Veritas debuts utility computing tools

The maker of software for storage management releases new products and services designed to help businesses move forward with utility computing.

Matt Hines
Matt Hines Staff Writer, CNET News.com
Matt Hines
covers business software, with a particular focus on enterprise applications.
2 min read
Veritas Software stepped further into the emerging market for utility computing applications on Tuesday, releasing several products designed to help businesses keep better track of information technology resources.

The maker of storage management software launched two applications, dubbed CommandCentral Storage 4.0 and CommandCentral Availability 4.0, and overhauled a service related to the CommandCentral family of products. All have features that aim to give customers a better idea of how their storage systems are being used, to take advantage of utility computing.

The products debuted at this week's Veritas Vision user conference in Las Vegas.

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The idea of utility computing is to provide computing resources as a pay-as-you-go service, with business systems delivered online and metered like electricity. Veritas has spent the past year recasting itself as a software maker focused on utility computing, helped by the acquisition of a number of companies, including Jareva, Precise and Ejasent.

Veritas has said its goal is to provide management software for the automation of tasks such as the provisioning of resources and the efficient planning of computing capacity. To do this, it aims to offer software "building blocks" that will allow its customers to create utility computing services of their own.

One backer of the Mountain View, Calif.-based software maker's latest products is telecommunications giant Qualcomm, which plans to use the tools to provide online storage, data protection and clustering services throughout its operations.

The CommandCentral product push marks Veritas' first official entry into the nascent utility computing software space. However, the software maker recently established a utility computing partnership with BEA Systems, a specialist in integration applications. That deal calls for the two companies' engineering groups to collaborate on making their respective products more compatible in corporate data centers.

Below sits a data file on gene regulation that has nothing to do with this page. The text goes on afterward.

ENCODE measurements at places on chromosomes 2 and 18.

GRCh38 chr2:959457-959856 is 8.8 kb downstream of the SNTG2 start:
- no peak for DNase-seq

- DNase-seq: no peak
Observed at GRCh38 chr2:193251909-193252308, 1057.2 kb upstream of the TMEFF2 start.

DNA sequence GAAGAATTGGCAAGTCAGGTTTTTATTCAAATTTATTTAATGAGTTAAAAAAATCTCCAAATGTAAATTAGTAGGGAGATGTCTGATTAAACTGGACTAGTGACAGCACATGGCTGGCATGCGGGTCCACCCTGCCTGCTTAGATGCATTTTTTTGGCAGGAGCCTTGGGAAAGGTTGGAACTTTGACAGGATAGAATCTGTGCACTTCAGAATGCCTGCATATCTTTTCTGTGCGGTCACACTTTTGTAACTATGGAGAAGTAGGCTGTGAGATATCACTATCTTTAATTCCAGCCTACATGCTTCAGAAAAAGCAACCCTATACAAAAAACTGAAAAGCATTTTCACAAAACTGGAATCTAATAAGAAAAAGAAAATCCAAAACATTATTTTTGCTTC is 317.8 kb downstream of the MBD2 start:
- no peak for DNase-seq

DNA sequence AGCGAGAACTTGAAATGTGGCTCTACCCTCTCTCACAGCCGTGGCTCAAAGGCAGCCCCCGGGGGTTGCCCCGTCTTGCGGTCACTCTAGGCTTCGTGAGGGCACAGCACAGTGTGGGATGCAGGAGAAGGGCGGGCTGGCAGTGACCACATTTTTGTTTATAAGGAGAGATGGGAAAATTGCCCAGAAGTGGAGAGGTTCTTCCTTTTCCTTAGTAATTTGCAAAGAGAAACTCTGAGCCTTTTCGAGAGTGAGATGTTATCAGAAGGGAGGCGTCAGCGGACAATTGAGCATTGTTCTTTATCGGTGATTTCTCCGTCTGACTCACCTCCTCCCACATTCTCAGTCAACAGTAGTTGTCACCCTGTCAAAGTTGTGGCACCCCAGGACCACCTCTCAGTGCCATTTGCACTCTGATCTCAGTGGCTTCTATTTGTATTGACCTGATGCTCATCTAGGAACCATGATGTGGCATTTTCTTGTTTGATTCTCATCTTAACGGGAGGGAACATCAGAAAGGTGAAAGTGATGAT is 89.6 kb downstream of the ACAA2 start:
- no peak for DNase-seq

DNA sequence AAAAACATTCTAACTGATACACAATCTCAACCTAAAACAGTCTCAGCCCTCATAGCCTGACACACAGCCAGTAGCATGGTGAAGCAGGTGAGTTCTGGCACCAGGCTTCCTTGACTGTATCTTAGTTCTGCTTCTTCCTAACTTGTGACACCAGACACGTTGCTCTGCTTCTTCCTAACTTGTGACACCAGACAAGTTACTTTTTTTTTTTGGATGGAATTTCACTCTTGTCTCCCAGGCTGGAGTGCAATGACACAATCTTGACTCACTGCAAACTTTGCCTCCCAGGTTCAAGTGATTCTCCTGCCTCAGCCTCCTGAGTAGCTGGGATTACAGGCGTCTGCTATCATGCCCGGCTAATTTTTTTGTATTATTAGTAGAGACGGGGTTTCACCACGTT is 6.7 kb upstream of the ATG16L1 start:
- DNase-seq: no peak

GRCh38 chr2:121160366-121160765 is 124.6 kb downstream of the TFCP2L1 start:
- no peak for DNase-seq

Larger rivals--such as IBM, Sun Microsystems and Hewlett-Packard--have announced similar utility computing initiatives designed to make data center operations more efficient and cost-effective.

CommandCentral Storage 4.0 combines Veritas' existing software for managing storage area networks with beefed-up resource-management tools. Together, they offer customers a more accurate view of their storage networks' usage, according to Veritas.

CommandCentral Availability 4.0 promises to enable users to determine more easily how much storage capacity is on hand to run various applications. The CommandCentral Service package consists of a software portal that aims to provide more detailed insight into IT resource consumption, service levels and costs.

One analyst praised Veritas' heterogeneous, or vendor-neutral, approach to building applications.

"The ability to automate across servers, storage and applications will be crucial to realizing the promise of the utility computing model," Nancy Hurley, senior analyst at Milford, Mass.-based Enterprise Storage Group wrote in a research note. "This breadth and heterogeneity is important, because utility computing, in its final form, requires a software layer that coordinates the whole infrastructure and allows it to operate as a single entity while meeting a spectrum of different requirements."